Before going further, I should clarify here what I mean by “design.” I write this essay as a design scholar, educator and practitioner immersed within the design profession, discipline, and discourse. This is not the design that many people undertake on a daily basis nor is it the design thinking that has been described and practiced in other fields, from anthropology to business schools. I’m talking here about cap-D design, and within its specialized discourse, there are numerous competing definitions at play. The idea of design as a process of “rational problem-solving,” the analytical plans and methods of “design science” (Simon), has long dominated, permeating design rhetoric with four key concepts: individualism, objectivism, universalism, and solutionism (Rosner). While these notions have been used to justify design’s relevance to corporations and markets, they are at odds with the critical inquiry of the Humanities. A better fit can be found in Donald Schön’s “reflection-in-action,” a philosophy of practice in which design is seen as situational, improvisational, and difficult to codify; designers engage in a “conversation” with a unique design situation in which action is a way of knowing (Schön). Reflective practice brings to design the notions of contingency, subjectivity, and reflexivity. Similarly, design as social critique can be found in participatory, critical, and speculative design practices whose goals are cultural, emancipatory, political, and intellectual (Rosner). I rely largely on the latter two orientations which converge in my own critical reflective design practice.
In the essay that follows, I will introduce the main tenets of Research through Design (RtD) and its notion of intermediary knowledge as a site where theory and practice meet. It is this conjunction that brings the critical to reflective practice — and makes it relevant to this special issue of ebr and tdr. Then I will demonstrate how the design of the software prototypes in the Trina story were entangled with theory before, during, and after their creation, leading to a design concept that I call an indexical reader, at the ready for deployment in future instantiations or further theorization.
Theory/Practice in Research through Design
RtD arose as a form of practice-based research in the late 20th century and finds adherents across many design specialties from industrial design to human-computer interaction. RtD is concerned with how design-specific activities and outcomes can be used to generate new knowledge about design but also about other topics when used as a method in other fields. The RtD referenced throughout this essay is enacted through two aspects of design that reflect the term’s status as both verb and noun: designerly activities and the designed realizations that result. The “designerliness” of RtD is linked to what Erik Stolterman calls the “nature of design practice” in which designers create concrete responses to specific situations characterized by messiness, complexity, and incomplete information. Design activities and realizations deal with “the specific, intentional and non-existing… Design is about the unique, the particular, or even the ultimate particular” (Stolterman 59). Stolterman eschews a problem-solution framing, claiming that designers engage instead with problem-setting, active materials, and dynamic, unstructured conditions through a hands-on exchange —Schön’s “conversation,” but also Tim Ingold’s “correspondence” — with the situated and the tangible (Schön; Ingold).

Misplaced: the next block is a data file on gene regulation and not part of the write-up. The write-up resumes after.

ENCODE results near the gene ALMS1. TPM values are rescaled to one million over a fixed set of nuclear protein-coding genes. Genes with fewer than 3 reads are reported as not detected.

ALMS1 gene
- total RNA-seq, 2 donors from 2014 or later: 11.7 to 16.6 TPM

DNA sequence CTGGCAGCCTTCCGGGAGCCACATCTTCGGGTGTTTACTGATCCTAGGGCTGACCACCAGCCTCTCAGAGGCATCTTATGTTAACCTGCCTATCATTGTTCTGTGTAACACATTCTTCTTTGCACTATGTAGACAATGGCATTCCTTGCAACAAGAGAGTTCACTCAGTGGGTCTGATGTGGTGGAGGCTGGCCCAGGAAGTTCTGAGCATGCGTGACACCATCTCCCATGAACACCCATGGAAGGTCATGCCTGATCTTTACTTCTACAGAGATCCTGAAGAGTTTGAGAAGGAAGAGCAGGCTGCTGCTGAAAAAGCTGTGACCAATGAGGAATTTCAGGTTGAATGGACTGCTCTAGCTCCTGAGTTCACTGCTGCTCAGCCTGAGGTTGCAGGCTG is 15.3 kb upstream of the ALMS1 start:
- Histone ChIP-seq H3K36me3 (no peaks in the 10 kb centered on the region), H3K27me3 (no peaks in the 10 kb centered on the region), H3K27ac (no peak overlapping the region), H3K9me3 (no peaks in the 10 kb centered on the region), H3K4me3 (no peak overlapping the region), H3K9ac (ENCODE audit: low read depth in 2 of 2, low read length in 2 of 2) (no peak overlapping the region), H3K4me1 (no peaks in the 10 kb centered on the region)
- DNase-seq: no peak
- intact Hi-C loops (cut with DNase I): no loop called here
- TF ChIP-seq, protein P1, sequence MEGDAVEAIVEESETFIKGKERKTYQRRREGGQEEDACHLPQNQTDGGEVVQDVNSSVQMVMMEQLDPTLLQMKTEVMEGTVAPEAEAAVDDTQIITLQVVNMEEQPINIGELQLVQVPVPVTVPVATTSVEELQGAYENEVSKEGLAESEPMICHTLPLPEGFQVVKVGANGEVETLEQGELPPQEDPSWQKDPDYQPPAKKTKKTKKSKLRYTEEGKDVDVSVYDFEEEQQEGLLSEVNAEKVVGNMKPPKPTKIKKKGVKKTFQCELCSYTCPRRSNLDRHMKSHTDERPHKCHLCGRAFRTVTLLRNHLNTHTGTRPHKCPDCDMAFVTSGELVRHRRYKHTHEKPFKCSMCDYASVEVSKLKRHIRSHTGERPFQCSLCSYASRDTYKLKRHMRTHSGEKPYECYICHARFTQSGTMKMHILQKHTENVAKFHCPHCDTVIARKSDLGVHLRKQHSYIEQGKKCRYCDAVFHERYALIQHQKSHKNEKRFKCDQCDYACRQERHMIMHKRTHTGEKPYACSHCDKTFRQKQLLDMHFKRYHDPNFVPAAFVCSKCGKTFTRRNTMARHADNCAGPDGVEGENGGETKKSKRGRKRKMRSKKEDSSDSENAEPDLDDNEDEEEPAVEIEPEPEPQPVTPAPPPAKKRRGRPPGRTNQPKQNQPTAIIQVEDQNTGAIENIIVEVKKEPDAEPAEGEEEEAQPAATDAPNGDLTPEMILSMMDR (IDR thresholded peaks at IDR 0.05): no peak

RtD builds upon Schön’s epistemology of practice which differs significantly from the research paradigms of the sciences in order to account for more performative and action-oriented ways of knowing, particularly in “situations of uncertainty, instability, uniqueness, and value conflict” (Schön 49). As professionals respond to each situation’s unique dynamics they develop patterns of action and a “feel” for the push and pull of fluid conditions. Such tacit knowledge (Polyani) and experiential learning (Dewey) have been described as “first-order knowledge: subjective insights and understandings pertaining to particular situations” (Höök et al.). The recognized challenge for this work is documenting and articulating such first-order knowing into a “second-order” form that is useful to others.